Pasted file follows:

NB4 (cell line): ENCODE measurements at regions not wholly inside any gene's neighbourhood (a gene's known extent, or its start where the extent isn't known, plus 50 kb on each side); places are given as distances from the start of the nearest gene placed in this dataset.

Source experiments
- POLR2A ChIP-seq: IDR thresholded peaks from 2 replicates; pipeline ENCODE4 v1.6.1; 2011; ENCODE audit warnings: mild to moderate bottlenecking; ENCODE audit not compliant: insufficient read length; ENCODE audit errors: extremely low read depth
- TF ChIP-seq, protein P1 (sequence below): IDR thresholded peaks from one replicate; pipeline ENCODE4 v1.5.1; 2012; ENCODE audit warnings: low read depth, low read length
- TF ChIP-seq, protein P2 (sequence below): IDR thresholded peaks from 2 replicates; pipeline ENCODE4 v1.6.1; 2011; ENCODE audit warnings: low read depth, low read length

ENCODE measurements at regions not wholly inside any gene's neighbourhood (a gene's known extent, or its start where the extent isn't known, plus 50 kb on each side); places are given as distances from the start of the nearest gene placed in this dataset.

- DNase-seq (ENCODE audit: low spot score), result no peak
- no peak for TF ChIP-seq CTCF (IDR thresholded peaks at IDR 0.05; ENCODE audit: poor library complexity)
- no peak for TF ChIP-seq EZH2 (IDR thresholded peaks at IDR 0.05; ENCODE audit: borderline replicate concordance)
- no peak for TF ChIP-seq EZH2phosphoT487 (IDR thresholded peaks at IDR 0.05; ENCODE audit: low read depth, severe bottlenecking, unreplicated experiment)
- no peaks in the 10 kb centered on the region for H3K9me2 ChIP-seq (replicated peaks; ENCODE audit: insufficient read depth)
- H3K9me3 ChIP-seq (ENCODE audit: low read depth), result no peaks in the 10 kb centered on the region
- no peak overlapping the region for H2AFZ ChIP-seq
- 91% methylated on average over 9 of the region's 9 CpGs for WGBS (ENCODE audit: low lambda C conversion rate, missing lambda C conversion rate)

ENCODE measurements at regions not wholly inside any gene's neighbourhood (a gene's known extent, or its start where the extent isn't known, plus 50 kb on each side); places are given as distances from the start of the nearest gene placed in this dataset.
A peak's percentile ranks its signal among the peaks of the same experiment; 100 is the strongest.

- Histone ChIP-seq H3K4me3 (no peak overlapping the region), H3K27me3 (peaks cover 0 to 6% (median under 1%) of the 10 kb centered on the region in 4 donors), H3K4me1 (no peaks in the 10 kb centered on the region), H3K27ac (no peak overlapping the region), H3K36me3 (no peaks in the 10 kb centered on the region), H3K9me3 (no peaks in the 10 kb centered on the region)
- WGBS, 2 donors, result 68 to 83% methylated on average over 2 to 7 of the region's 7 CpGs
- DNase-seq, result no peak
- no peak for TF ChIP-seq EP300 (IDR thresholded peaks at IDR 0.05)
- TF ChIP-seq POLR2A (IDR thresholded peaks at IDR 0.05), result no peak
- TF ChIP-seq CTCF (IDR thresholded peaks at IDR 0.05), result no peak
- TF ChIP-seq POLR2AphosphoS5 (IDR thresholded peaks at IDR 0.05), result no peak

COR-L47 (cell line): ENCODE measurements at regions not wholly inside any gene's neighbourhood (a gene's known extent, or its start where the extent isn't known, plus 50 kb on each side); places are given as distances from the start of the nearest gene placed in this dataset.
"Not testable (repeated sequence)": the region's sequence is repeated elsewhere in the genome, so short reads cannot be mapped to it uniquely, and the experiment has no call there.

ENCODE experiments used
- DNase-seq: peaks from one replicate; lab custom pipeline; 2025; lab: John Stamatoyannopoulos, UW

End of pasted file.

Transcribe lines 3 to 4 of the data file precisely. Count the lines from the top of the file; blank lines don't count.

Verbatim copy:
- POLR2A ChIP-seq: IDR thresholded peaks from 2 replicates; pipeline ENCODE4 v1.6.1; 2011; ENCODE audit warnings: mild to moderate bottlenecking; ENCODE audit not compliant: insufficient read length; ENCODE audit errors: extremely low read depth
- TF ChIP-seq, protein P1 (sequence below): IDR thresholded peaks from one replicate; pipeline ENCODE4 v1.5.1; 2012; ENCODE audit warnings: low read depth, low read length